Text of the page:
There are two different submission workflows depending on whether peptide/protein identification results can be submitted in a format that can be handled by PRIDE (PRIDE XML at present, the data standard mzIdentML in the near future) or not. If PRIDE XML ‘RESULT’ files are provided a "Complete Submission" option is available. If PRIDE XML files are not available a "Partial Submission" can be done.

 

What is a Complete ProteomeXchange Submission?

You can choose between 2 main submission types depending on the availability of mzIdentML or PRIDE XML files as "Result" files for Complete Submissions. The recommended submission subtype is a Complete Submission, but alternatively Partial Submissions are accepted as well.

3A. Complete Submission: mzIdentML- or PRIDE XML-based

The 2 subtypes of Complete Submissions are either mzIdentML- or PRIDE XML-based. Complete Submissions mixing the 2 types of ‘RESULT’ files are not allowed. 

An mzIdentML-based Complete Submission requires 3 types of files:

  • Result files: mzIdentML 1.1 files with identifications provided. In the submission tool they should be tagged as “RESULT”. It is also recommended to check your mzIdentML files before submission using the PRIDE Inspector tool (the version supporting mzIdentML will be out in early January, 2014). mzIdentML version 1.0 files are not supported.
  • Peak list files: Since the mzIdentML files themselves do not contain the spectra information it is mandatory to provide the peak list files (eg. mgf files) that were used for the original search and are referenced in the mzIdentML file. These are different from the provided mandatory raw files. In the submission tool they should be tagged as “PEAK” and the submission tool will try to automatically map the peak files to the mzIdentML file where they are listed.
  • Raw files: the MS instrument output files, for instance Thermo RAW files. As an alternative, lightly processed  mzML, mzXML, mzData files are acceptable if MS1 level spectra information is available and the different peak processing steps are known. In the submission tool they should be tagged as “RAW”.

Please check our Guide to generate mzIdentML files. It is possible that you are already using a pipeline/search engine where mzIdentML files are amongst the native search engine output formats. mzIdentML files can be created/exported already with numerous tools, please see a list here.

Besides the three mandatory file types above, there are optional and recommended file types that can be prepared and uploaded as well:

  • Search engine result files: The original output from your search engine or your analysis pipeline used by you for further post-processing, such as Mascot .dat files, Trans Proteomics Pipeline (TPP) pep.xml and/or prot.xml files among many others. In case your search engine generated mzIdentML files by default you already provided them as "Result" files. They search engine files should contain peptide/protein identification results. In the submission tool they should be tagged as “SEARCH”.
  • Quantification result files: In many cases current mass spectometry proteomics studies do involve a quantitative analysis on the peptides/proteins present in the samples. Quantification related files reporting on peptide/protein quantitative values/ratios can be provided and tagged as "QUANT" in the submission tool.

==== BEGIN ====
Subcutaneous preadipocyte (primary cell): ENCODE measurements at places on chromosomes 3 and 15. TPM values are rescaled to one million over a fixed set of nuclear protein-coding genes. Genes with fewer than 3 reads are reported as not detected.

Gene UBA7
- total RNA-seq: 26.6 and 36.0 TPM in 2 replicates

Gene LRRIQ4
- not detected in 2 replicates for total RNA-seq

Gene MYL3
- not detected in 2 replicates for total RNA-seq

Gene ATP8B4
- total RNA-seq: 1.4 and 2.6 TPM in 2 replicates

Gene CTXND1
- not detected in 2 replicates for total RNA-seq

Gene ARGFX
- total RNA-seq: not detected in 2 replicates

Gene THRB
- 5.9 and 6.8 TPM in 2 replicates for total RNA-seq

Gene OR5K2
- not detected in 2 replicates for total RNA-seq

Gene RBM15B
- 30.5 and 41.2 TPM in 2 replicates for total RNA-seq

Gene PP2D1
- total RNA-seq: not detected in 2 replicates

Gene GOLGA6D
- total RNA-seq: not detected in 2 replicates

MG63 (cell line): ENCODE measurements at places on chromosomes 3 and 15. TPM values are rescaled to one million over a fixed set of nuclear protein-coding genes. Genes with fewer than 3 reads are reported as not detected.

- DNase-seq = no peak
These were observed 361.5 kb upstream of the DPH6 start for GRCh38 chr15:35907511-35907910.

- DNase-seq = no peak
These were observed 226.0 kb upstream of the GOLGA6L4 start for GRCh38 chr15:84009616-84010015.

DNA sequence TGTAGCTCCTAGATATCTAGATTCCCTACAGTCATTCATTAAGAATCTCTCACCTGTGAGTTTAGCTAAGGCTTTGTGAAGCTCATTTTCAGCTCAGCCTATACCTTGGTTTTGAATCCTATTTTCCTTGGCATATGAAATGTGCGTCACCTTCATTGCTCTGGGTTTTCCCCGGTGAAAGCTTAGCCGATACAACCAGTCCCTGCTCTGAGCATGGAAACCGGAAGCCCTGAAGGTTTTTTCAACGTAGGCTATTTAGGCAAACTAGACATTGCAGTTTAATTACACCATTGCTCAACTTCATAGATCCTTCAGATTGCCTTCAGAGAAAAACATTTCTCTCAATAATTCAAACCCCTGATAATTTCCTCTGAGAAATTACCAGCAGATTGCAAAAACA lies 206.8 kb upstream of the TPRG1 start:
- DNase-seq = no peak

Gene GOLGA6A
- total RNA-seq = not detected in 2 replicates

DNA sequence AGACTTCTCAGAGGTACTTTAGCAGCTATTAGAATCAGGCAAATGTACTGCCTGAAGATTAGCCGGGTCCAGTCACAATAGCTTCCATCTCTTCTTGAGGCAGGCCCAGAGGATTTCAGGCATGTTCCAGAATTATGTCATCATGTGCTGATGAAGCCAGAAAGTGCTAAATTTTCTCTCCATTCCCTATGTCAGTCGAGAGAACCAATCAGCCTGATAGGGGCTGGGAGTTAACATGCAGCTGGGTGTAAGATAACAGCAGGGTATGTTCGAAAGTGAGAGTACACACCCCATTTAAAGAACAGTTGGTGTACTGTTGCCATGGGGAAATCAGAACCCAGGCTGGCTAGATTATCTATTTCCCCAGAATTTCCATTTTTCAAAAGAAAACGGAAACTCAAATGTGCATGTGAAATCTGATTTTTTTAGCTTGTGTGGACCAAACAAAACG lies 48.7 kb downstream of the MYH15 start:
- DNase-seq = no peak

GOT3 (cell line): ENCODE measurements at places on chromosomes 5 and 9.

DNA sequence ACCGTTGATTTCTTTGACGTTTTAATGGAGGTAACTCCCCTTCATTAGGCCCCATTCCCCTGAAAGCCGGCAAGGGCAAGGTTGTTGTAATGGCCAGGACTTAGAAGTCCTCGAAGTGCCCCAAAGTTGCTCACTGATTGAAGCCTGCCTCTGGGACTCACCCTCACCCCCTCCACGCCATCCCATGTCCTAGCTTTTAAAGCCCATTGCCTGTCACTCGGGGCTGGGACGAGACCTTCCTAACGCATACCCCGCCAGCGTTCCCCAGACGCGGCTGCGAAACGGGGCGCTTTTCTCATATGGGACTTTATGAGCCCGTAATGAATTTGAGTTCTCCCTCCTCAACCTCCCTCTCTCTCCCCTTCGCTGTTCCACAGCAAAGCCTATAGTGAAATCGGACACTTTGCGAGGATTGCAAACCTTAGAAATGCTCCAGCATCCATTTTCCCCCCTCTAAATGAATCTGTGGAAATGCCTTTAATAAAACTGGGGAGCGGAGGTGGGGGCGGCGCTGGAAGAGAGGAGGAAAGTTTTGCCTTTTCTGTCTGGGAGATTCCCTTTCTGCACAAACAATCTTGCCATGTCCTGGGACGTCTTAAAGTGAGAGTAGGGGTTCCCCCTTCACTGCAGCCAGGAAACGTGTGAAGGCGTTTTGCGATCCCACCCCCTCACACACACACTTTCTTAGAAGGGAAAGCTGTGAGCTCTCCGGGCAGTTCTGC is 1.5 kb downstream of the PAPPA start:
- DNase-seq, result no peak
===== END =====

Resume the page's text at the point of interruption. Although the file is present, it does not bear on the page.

• Sequence database files: Sequence database file (usually in FASTA format) that was used to perform the mass spectral search. Sequence database files (both protein and DNA) are labelled as ‘FASTA’ in the tool.
  • Spectrum libraries:Spectral library file that was used for performing the mass spectrometry search. In the PX Submission Tool they should be tagged as ‘SPECTRUM_LIBRARY’.
  • Gel image files: In case two-dimensional gel electrophoresis has been used as a separation method the gel image files can be provided. In the submission tool they should be tagged as ‘GEL’.
  • Other files: Everything else that did not fit into the 6 categories above for instance protein inference files generated by post-processing of the search engine results or R scripts used for data analysis. If you have used custom search databases you can provide those as well. In the submission tool they should be tagged as ‘OTHER’.

PRIDE XML-based Complete Submission requires 2 types of files:

  • Result files: fully supported by PRIDE: PRIDE XML files with identifications provided. In the submission tool they should be tagged as “RESULT”. It is also recommended to check your PRIDE XML files before submission using the PRIDE Inspector tool.
  • Raw files: the MS instrument output files, for instance Thermo RAW files. As an alternative, lightly processed  mzML, mzXML, mzData files are acceptable if MS1 level spectra information is available and the different peak processing steps are known. In the submission tool they should be tagged as “RAW” and mapped to the corresponding "RESULT" files.

Try to create PRIDE XML files using the PRIDE Converter 2 tool. Please take a moment to review our Guide to generate PRIDE XML files concerning the input files you can use for PRIDE XML generation. There are other tools that can produce PRIDE XML files, not mantained by the PRIDE team, like PeptideShaker, Waters PLGS,  ProteiosEasyProtMIAPE Extractor (ProteoRed), or the original PRIDE Converter (no longer further developed).